Document Type

Article

Publication Date

September 2003

Abstract

It is a truism in geomorphology that climatic events operate on a landscape to drive sediment transport processes, yet few investigations have formally linked climate and terrain characteristics with geomorphological processes. In this study, we incorporate sediment transport equations derived from fieldwork into a computer model that predicts the delivery of sediment from hillslopes in a steep Mediterranean landscape near Santa Barbara, California. The sediment transport equations are driven by rainstorms and fires that are stochastically generated from probability distributions. The model is used to compare the rates and processes of sediment delivery under two vegetation types: coastal sage scrub and grasslands. Conversion of vegetation from sage to exotic grasses is a common land management strategy in the region and may also be engendered by regional climate change due to global warming. Results from the model suggest that (1) approximately 40% more sediment is delivered from grasslands (98 t km−2 yr−1) than the sage scrub (71 t km−2 yr−1) and (2) chronic soil creep processes dominate under grasslands whereas catastrophic processes dominate under coastal sage scrub. Results from the model also suggest that changes in the spatial distribution of vegetation arising from climate change will have a greater effect on sediment delivery than changes in the magnitude and frequency of meteorological events.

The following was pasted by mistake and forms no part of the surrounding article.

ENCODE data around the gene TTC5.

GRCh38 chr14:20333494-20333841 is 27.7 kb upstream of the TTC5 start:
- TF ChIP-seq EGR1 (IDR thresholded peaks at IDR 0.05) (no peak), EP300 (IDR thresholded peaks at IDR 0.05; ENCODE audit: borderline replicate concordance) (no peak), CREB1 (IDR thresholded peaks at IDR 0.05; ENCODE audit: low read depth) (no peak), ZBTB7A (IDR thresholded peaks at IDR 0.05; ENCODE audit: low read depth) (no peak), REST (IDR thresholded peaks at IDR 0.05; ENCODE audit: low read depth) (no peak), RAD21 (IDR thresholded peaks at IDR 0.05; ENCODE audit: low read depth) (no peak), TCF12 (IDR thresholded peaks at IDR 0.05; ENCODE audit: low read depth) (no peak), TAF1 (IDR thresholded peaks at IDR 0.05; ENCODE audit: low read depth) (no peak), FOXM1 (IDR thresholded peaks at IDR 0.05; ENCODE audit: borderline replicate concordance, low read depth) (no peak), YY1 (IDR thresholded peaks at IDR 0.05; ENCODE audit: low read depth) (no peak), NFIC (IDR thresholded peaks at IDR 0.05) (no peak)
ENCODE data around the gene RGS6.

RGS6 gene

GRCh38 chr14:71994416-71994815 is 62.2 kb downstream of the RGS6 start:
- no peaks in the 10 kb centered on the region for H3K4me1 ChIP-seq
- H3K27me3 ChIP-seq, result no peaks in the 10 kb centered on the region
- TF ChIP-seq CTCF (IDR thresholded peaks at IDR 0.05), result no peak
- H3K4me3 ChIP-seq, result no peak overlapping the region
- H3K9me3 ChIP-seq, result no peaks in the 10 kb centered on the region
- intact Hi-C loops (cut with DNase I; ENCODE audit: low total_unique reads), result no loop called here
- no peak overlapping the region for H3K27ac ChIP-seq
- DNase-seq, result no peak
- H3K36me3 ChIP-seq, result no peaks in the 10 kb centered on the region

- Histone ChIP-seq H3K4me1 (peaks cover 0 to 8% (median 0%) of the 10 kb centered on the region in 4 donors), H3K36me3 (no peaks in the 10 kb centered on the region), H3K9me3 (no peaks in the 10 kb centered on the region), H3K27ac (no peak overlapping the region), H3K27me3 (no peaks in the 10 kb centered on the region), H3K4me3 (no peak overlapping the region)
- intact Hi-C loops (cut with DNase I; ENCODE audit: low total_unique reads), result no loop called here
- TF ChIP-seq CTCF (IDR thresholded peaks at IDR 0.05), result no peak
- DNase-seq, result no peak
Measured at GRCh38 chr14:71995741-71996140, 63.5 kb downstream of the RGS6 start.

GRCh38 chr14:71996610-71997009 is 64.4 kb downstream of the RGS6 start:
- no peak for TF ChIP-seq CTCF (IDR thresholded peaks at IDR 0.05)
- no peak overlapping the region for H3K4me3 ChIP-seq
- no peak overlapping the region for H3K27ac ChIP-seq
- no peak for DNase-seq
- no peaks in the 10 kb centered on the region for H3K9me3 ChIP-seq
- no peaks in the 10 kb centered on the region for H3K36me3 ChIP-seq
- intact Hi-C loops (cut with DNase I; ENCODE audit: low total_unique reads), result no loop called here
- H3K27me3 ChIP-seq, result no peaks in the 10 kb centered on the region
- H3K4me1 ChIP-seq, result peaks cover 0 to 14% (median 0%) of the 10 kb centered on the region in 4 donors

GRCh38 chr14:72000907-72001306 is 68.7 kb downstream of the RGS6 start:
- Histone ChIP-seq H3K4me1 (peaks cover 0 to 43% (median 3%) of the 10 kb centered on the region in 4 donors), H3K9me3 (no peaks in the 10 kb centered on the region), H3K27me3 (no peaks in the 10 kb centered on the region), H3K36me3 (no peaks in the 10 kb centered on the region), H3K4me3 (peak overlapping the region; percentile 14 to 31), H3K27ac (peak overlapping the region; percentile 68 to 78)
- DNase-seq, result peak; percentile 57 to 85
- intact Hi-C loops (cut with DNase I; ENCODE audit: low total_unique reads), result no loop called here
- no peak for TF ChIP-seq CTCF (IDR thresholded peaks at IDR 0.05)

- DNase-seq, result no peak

Comments

Copyright 2003 by the American Geophysical Union.
This article was originally published in Water Resources Research Vol. 39, No. 9 by the American Geophysical Union on September 6, 2003. The article is also available online at this link.

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